If you need the syllabus in a non-web based format, please let me know.
MWF 11.10-12 (CUE 216)
Professor Kristin Arola
Office: Avery 309
Office Hours: M 12-3 or by appt (email me)
The purpose of English/DTC 355 is to encourage you to question how rhetoric functions in and through multimodal texts. Specifically, our goal throughout this course is to answer the question: what makes for an effective multimodal text? We will examine how meaning is construed through the use of images, sounds, arrangements, colors, shapes, sizes, movement, and fonts. We will analyze the ways rhetors construct multimodal texts, and we will also create our own multimodal texts. This is a computer-intensive course, yet the goal of this course IS NOT to become a whiz at software or web coding. Instead, together we will learn to use Photoshop, iMovie, CSS, and HTML in order to create rhetorically saavy multimodal texts. Throughout the course I encourage you to keep asking, "is this effective? for who? and in what situations?"
DTC/ENGL 355 [C] [M] Multimedia Authoring: Exploring New Rhetorics. 3 credits. Writing for new computer-based media; multimedia authoring project; examination of new rhetorics of information technology.
- Engage with rhetorical dimensions of multimedia texts.
- Explore the role of rhetor and audience in digital environments.
- Demonstrate the ability to rhetorically analyze multimedia texts.
- Demonstrate an understanding of composing effective texts in digital environments.
- Demonstrate collaborative skills through collaborative projects and presentations.
- Demonstrate the ability to design and compose a variety of multimedia products for a variety of audiences.
- Arola, Kristin, Jennifer Sheppard and Cheryl E. Ball. Writer/Designer: A Guide to Making Multimodal Projects. Boston, MA: Bedford St. Martin's Press, 2014.
- If you are a DTC major, it is recommended you invest in web hosting. However if you can't afford it right now, you can use the AML web server. Just keep in mind that the AML server will erase your work after the semester is over. [recommended: Blue Host or A Small Orange]
Attendance: Because we will be working collaboratively on many assignments, and because learning is a communal effort, your regular attendance is important. You can miss three classes with no questions asked. After three absences, in order not to lose points you must contact me and explain your reasoning for the absence. More than five absences will result in a failing grade for the course. Excessive tardiness will also be counted as an absence. As defined on the assignments page, participation is 10% of your grade (this includes absences and attentiveness)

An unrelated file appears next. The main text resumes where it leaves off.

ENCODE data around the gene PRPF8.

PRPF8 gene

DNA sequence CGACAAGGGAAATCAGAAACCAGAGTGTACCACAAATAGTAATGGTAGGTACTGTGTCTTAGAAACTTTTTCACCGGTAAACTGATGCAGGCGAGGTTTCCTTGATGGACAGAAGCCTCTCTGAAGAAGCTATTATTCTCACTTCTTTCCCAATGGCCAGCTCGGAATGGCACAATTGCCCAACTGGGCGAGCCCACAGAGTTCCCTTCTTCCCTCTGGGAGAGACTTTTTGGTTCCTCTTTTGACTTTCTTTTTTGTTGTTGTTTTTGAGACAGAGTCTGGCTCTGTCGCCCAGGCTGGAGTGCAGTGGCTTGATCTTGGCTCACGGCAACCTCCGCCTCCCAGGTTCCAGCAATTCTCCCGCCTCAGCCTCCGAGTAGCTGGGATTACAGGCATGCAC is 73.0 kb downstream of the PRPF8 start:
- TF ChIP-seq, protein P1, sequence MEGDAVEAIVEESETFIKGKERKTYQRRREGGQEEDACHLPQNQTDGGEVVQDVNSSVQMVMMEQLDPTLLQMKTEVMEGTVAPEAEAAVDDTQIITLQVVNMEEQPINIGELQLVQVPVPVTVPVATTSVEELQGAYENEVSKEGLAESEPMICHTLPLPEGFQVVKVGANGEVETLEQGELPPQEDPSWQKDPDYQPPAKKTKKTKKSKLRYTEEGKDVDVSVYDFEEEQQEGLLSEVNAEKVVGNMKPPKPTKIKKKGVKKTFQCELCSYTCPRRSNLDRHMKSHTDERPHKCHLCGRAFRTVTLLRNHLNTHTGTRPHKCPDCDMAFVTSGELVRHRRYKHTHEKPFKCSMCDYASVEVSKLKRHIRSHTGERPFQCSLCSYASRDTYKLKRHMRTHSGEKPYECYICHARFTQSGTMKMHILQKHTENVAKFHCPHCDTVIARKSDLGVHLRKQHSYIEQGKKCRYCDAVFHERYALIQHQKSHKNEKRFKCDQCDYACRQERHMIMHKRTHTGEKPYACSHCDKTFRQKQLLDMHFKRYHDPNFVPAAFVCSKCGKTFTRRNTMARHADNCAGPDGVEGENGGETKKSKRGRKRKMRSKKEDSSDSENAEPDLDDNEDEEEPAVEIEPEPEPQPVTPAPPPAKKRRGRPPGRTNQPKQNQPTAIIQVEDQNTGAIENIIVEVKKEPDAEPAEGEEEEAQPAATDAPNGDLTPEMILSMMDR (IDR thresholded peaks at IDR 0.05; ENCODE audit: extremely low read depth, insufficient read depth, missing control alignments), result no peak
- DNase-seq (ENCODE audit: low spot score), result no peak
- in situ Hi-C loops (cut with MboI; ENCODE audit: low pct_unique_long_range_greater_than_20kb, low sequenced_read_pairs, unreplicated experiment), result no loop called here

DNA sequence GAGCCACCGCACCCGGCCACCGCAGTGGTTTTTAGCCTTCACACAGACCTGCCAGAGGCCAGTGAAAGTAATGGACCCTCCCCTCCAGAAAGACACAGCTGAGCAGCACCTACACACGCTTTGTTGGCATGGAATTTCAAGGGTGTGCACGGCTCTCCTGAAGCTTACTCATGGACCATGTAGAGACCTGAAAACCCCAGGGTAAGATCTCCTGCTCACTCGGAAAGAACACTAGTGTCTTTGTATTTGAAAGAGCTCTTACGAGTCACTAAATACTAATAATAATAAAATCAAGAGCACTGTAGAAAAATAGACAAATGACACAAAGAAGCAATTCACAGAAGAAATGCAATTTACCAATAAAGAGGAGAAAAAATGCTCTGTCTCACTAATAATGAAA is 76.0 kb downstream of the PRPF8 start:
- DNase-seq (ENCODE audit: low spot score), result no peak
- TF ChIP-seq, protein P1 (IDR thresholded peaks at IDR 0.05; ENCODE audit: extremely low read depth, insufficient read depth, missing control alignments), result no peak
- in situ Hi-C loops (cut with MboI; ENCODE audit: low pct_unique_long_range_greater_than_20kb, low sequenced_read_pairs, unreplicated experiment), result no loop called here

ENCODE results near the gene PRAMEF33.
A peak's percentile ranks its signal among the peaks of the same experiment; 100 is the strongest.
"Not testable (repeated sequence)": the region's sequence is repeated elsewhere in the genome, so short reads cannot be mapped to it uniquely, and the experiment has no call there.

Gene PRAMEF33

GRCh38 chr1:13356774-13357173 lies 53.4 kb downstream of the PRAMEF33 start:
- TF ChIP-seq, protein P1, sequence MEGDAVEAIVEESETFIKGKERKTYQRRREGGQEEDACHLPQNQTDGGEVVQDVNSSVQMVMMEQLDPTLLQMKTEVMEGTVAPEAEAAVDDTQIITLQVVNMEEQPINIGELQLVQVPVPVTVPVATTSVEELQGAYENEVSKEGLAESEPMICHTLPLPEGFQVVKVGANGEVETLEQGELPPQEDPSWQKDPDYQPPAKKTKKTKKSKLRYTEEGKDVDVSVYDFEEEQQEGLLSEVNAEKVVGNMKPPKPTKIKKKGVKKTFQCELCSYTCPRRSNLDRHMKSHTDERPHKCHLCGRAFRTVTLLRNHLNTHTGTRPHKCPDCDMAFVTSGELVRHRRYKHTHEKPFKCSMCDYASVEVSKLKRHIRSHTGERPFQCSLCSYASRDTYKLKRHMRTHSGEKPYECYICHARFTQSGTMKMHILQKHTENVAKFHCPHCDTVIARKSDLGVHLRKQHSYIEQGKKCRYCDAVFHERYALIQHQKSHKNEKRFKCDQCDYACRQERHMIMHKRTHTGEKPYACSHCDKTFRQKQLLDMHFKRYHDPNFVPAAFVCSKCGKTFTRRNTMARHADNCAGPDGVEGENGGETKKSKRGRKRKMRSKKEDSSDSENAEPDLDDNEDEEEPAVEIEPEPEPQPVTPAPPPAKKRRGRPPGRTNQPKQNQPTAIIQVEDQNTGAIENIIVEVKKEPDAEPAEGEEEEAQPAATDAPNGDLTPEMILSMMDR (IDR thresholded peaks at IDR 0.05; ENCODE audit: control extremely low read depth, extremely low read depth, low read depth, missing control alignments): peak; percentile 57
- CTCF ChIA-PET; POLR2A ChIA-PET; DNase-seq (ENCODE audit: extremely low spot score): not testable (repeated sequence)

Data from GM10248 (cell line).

Late Work: Acceptance of late work is unusual and must be discussed in conference with the teacher. Late work will receive a lowered grade if turned in within one week of the original due date. Work turned in later than one week past the original due date will be given an automatic grade of F.
Grading Policy: For more information on the assignments themselves, percentages, and evaluation criteria, visit the assignments page. The grading scale is 100-93 A ||| 90-92 A- ||| 88-89 B+ ||| 83-87 B ||| 80-82 B- ||| 78-79 C+ ||| 73-77 C ||| 70-72 C- ||| 60-69 D ||| below 60 F
WSU Reasonable Accommodation Statement: Students with Disabilities: Reasonable accommodations are available for students with a documented disability. If you have a disability and need accommodations to fully participate in this class, please either visit or call the Access Center (Washington Building 217; 509-335-3417) to schedule an appointment with an Access Advisor. All accommodations MUST be approved through the Access Center. For more information contact a Disability Specialist on your home campus: Pullman or WSU Online: 509-335-3417 http://accesscenter.wsu.edu Access.Center@wsu.edu
WSU Academic Integrity Statement: Academic integrity is the cornerstone of the university. You assume full responsibility for the content and integrity of the academic work you submit. You may collaborate with classmates on assignments, with the instructor's permission. However the guiding principle of academic integrity shall be that your submitted work, examinations, reports, and projects must be your own work. Any student who violates the University's standard of conduct relating to academic integrity will be referred to the Office of Student Conduct and may fail the assignment or the course. You can learn more about Academic Integrity on your campus using the URL listed in the Academic Regulations section or to http://conduct.wsu.edu/academic-integrity-policies-and-resources. Please use these resources to ensure that you don’t inadvertently violate WSU's standard of conduct.
Safety and Emergency Notification: Washington State University is committed to enhancing the safety of the students, faculty, staff, and visitors. It is highly recommended that you review the Campus Safety Plan (http://safetyplan.wsu.edu/) and visit the Office of Emergency Management web site (http://oem.wsu.edu/) for a comprehensive listing of university policies, procedures, statistics, and information related to campus safety, emergency management, and the health and welfare of the campus community